Sunday, September 2, 2012

Circle of Friends Book for August: Unbroken by Laura Hillenbrand


            The Circle of Friends Book Club met last week at Carole’s house, and, as usual, the food was amazing and the conversation engaging. At least, that’s what they told me. I missed it because I was in Nashville celebrating my grandson’s second birthday. Talk about being torn. I love seeing Brooks and his mother and dad, but I particularly wanted to be at this meeting as we were discussing Unbroken, one of my all-time favorite books. 

            No doubt, you’ve heard of this book by Laura Hillenbrand (of Seabiscuit fame) and  probably have read it. If not, RUN to your nearest bookstore, library, e-reader and buy, borrow, or download it. I promise, you’ll be entertained, engrossed, and inspired. I happened to be in Washington, D.C. when I read this book and, right after finishing it, toured the World War II Museum there. The combination of those two activities gave me a better understanding of that tumultuous period and a renewed appreciation for the men who served in that war. In times when there is so much criticism of the United States’ actions and involvement in world affairs, we can look to that event and know we got it right. 

            But enough of my ramblings. What were the “Friends” thoughts? Brenda, our de facto leader, was kind enough to take notes, and this is what she reported:

·         Judy (who taught journalism) felt the beginning was repetitive and “unjournalistic” in style. But once the action started, she was into it.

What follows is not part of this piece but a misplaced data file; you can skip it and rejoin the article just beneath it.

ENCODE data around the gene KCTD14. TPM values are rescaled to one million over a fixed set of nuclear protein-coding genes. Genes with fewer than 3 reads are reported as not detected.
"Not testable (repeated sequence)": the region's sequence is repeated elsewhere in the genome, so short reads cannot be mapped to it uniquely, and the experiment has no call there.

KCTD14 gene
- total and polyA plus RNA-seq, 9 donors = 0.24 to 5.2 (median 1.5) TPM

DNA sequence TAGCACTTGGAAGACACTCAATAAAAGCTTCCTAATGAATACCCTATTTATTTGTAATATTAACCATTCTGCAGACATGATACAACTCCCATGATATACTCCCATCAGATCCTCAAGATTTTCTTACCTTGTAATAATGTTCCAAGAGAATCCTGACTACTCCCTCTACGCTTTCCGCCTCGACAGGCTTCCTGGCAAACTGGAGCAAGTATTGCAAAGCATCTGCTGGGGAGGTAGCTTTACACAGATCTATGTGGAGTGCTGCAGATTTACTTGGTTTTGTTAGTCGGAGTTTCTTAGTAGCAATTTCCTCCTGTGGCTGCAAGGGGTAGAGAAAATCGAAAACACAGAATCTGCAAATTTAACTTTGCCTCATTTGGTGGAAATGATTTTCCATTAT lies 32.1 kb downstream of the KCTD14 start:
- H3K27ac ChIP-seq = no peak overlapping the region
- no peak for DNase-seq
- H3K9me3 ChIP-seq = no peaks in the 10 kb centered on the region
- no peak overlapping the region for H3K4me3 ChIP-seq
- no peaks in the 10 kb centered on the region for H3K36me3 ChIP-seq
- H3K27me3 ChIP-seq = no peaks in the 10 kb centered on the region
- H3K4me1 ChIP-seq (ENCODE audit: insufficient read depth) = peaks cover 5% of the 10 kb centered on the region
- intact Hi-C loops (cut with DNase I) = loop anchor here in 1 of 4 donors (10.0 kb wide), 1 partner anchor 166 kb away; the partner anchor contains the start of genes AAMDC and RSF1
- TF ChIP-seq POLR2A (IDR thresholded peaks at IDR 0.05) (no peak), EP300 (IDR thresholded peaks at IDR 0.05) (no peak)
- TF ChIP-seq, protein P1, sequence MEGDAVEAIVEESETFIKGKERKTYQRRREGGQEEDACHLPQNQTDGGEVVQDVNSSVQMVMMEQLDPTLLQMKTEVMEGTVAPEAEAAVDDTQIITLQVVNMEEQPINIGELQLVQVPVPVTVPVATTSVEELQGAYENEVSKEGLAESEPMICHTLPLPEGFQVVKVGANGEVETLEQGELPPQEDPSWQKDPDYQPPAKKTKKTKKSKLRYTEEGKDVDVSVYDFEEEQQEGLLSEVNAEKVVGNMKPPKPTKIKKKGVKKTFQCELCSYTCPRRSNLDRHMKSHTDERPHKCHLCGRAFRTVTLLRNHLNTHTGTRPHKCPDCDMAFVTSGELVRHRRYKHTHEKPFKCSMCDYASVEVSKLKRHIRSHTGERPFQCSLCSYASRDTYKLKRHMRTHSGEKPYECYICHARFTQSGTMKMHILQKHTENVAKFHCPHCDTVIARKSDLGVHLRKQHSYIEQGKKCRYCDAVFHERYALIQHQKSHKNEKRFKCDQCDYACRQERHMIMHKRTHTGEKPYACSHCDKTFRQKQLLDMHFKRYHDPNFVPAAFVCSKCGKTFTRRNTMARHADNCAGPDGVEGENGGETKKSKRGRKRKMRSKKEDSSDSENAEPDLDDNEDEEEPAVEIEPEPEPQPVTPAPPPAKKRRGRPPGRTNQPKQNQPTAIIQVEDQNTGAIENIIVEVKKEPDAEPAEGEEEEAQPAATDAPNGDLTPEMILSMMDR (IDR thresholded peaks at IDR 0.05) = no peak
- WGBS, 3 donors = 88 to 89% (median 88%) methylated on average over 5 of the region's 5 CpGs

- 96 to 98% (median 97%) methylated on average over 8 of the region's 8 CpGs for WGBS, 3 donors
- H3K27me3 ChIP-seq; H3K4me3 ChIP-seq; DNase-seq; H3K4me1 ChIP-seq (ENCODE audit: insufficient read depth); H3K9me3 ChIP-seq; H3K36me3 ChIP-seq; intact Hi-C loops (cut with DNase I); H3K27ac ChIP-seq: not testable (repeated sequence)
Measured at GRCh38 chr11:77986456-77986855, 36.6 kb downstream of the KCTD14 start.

·         Elizabeth commented that Hillenbrand suffers from chronic fatigue syndrome and was never able to personally meet with Louis Zamperini while writing the book. Some critics feel that “Zamperini’s personality suffered at her hands” because of this, while others say the writing was not affected by it.

·         Probably the question that most closely deals with the theme and title of the book was raised by Nicci: What can the human spirit survive? How strange it seems that Zamperini was able to endure the loss of a promising track career, a plane crash, being lost at sea for forty-seven days, and a Japanese POW camp, but what came closest to “breaking” him was post-traumatic shock disorder and alcoholism. What rescued him from those destructive forces was his faith and ability to forgive.

·         As a group, the Friends agreed this was a great book, some even saying it was the best book they’d ever read. Shelly said it was one of those books that you can’t get out of your mind and continue to think about even after you’ve finished it. I agree. Your thoughts? 

            On a lighter note, it seems the star culinary attraction of the night was Tomato Pie, prepared by Sandra. Sandra reports this recipe is “pure Paula Deen." I tried it myself and am both happy and sad to report that Bill and I finished a whole pie in two meals!

 

           

2 comments:

  1. I don't know what I loved more: the book or the tomato pie.

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  2. I will definitely read this book now and also I am hopeful you will share the tomato pie recipe!

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